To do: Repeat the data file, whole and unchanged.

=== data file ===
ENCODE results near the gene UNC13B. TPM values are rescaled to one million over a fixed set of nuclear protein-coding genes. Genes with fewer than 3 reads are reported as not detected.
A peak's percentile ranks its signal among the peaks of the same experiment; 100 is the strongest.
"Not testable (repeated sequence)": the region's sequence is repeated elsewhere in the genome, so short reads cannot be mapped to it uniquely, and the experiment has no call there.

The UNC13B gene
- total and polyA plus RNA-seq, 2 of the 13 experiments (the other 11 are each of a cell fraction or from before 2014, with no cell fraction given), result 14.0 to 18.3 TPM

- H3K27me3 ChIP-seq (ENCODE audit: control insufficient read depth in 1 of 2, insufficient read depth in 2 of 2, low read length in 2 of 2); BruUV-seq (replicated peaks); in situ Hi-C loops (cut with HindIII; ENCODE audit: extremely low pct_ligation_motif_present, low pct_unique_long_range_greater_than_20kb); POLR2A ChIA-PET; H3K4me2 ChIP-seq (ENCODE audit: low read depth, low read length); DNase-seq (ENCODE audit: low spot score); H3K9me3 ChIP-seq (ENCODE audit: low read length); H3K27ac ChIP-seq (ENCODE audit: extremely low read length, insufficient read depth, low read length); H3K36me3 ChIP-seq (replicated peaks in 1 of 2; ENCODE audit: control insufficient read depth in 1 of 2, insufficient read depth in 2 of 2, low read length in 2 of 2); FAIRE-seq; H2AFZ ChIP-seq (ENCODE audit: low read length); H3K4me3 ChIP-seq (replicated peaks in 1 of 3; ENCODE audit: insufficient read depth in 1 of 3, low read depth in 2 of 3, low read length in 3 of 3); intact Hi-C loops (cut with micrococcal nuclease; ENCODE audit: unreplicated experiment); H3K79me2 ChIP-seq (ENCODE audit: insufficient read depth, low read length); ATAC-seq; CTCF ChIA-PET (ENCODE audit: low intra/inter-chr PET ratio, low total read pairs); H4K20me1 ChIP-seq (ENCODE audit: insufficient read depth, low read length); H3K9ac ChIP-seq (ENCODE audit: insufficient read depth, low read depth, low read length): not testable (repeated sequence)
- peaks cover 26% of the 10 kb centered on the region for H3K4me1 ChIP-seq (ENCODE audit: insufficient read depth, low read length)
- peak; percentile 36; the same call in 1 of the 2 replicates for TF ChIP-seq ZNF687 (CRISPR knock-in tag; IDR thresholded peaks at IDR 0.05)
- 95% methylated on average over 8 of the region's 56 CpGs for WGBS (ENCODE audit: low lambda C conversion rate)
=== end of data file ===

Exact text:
ENCODE results near the gene UNC13B. TPM values are rescaled to one million over a fixed set of nuclear protein-coding genes. Genes with fewer than 3 reads are reported as not detected.
A peak's percentile ranks its signal among the peaks of the same experiment; 100 is the strongest.
"Not testable (repeated sequence)": the region's sequence is repeated elsewhere in the genome, so short reads cannot be mapped to it uniquely, and the experiment has no call there.

The UNC13B gene
- total and polyA plus RNA-seq, 2 of the 13 experiments (the other 11 are each of a cell fraction or from before 2014, with no cell fraction given), result 14.0 to 18.3 TPM

- H3K27me3 ChIP-seq (ENCODE audit: control insufficient read depth in 1 of 2, insufficient read depth in 2 of 2, low read length in 2 of 2); BruUV-seq (replicated peaks); in situ Hi-C loops (cut with HindIII; ENCODE audit: extremely low pct_ligation_motif_present, low pct_unique_long_range_greater_than_20kb); POLR2A ChIA-PET; H3K4me2 ChIP-seq (ENCODE audit: low read depth, low read length); DNase-seq (ENCODE audit: low spot score); H3K9me3 ChIP-seq (ENCODE audit: low read length); H3K27ac ChIP-seq (ENCODE audit: extremely low read length, insufficient read depth, low read length); H3K36me3 ChIP-seq (replicated peaks in 1 of 2; ENCODE audit: control insufficient read depth in 1 of 2, insufficient read depth in 2 of 2, low read length in 2 of 2); FAIRE-seq; H2AFZ ChIP-seq (ENCODE audit: low read length); H3K4me3 ChIP-seq (replicated peaks in 1 of 3; ENCODE audit: insufficient read depth in 1 of 3, low read depth in 2 of 3, low read length in 3 of 3); intact Hi-C loops (cut with micrococcal nuclease; ENCODE audit: unreplicated experiment); H3K79me2 ChIP-seq (ENCODE audit: insufficient read depth, low read length); ATAC-seq; CTCF ChIA-PET (ENCODE audit: low intra/inter-chr PET ratio, low total read pairs); H4K20me1 ChIP-seq (ENCODE audit: insufficient read depth, low read length); H3K9ac ChIP-seq (ENCODE audit: insufficient read depth, low read depth, low read length): not testable (repeated sequence)
- peaks cover 26% of the 10 kb centered on the region for H3K4me1 ChIP-seq (ENCODE audit: insufficient read depth, low read length)
- peak; percentile 36; the same call in 1 of the 2 replicates for TF ChIP-seq ZNF687 (CRISPR knock-in tag; IDR thresholded peaks at IDR 0.05)
- 95% methylated on average over 8 of the region's 56 CpGs for WGBS (ENCODE audit: low lambda C conversion rate)